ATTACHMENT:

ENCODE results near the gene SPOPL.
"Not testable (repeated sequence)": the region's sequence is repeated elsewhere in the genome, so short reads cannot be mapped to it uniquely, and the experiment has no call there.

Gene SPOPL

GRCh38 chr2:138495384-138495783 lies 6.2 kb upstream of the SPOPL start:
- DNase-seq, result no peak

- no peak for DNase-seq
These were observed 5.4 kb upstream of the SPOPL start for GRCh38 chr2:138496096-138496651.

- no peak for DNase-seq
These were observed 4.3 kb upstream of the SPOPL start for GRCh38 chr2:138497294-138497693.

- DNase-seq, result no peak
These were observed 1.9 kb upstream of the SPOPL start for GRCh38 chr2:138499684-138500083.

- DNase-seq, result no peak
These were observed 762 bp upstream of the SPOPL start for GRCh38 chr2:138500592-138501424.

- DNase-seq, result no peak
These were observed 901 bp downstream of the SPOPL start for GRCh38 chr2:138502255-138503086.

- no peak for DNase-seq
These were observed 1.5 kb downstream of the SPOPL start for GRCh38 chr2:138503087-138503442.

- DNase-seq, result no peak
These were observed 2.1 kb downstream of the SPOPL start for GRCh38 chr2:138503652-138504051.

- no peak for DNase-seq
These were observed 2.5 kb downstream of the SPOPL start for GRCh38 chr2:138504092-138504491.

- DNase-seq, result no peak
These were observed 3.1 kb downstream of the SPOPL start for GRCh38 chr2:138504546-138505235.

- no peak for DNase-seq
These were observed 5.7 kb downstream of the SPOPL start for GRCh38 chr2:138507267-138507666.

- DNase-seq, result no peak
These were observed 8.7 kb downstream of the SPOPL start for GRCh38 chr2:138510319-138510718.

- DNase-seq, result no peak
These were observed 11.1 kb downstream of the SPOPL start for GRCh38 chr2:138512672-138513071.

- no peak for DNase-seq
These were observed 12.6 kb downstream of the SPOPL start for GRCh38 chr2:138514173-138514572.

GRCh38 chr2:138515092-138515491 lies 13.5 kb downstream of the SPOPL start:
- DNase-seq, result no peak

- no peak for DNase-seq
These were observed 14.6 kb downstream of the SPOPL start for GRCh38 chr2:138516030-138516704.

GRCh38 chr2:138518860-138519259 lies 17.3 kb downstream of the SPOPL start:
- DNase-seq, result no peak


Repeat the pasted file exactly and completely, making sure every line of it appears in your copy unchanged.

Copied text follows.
ENCODE results near the gene SPOPL.
"Not testable (repeated sequence)": the region's sequence is repeated elsewhere in the genome, so short reads cannot be mapped to it uniquely, and the experiment has no call there.

Gene SPOPL

GRCh38 chr2:138495384-138495783 lies 6.2 kb upstream of the SPOPL start:
- DNase-seq, result no peak

- no peak for DNase-seq
These were observed 5.4 kb upstream of the SPOPL start for GRCh38 chr2:138496096-138496651.

- no peak for DNase-seq
These were observed 4.3 kb upstream of the SPOPL start for GRCh38 chr2:138497294-138497693.

- DNase-seq, result no peak
These were observed 1.9 kb upstream of the SPOPL start for GRCh38 chr2:138499684-138500083.

- DNase-seq, result no peak
These were observed 762 bp upstream of the SPOPL start for GRCh38 chr2:138500592-138501424.

- DNase-seq, result no peak
These were observed 901 bp downstream of the SPOPL start for GRCh38 chr2:138502255-138503086.

- no peak for DNase-seq
These were observed 1.5 kb downstream of the SPOPL start for GRCh38 chr2:138503087-138503442.

- DNase-seq, result no peak
These were observed 2.1 kb downstream of the SPOPL start for GRCh38 chr2:138503652-138504051.

- no peak for DNase-seq
These were observed 2.5 kb downstream of the SPOPL start for GRCh38 chr2:138504092-138504491.

- DNase-seq, result no peak
These were observed 3.1 kb downstream of the SPOPL start for GRCh38 chr2:138504546-138505235.

- no peak for DNase-seq
These were observed 5.7 kb downstream of the SPOPL start for GRCh38 chr2:138507267-138507666.

- DNase-seq, result no peak
These were observed 8.7 kb downstream of the SPOPL start for GRCh38 chr2:138510319-138510718.

- DNase-seq, result no peak
These were observed 11.1 kb downstream of the SPOPL start for GRCh38 chr2:138512672-138513071.

- no peak for DNase-seq
These were observed 12.6 kb downstream of the SPOPL start for GRCh38 chr2:138514173-138514572.

GRCh38 chr2:138515092-138515491 lies 13.5 kb downstream of the SPOPL start:
- DNase-seq, result no peak

- no peak for DNase-seq
These were observed 14.6 kb downstream of the SPOPL start for GRCh38 chr2:138516030-138516704.

GRCh38 chr2:138518860-138519259 lies 17.3 kb downstream of the SPOPL start:
- DNase-seq, result no peak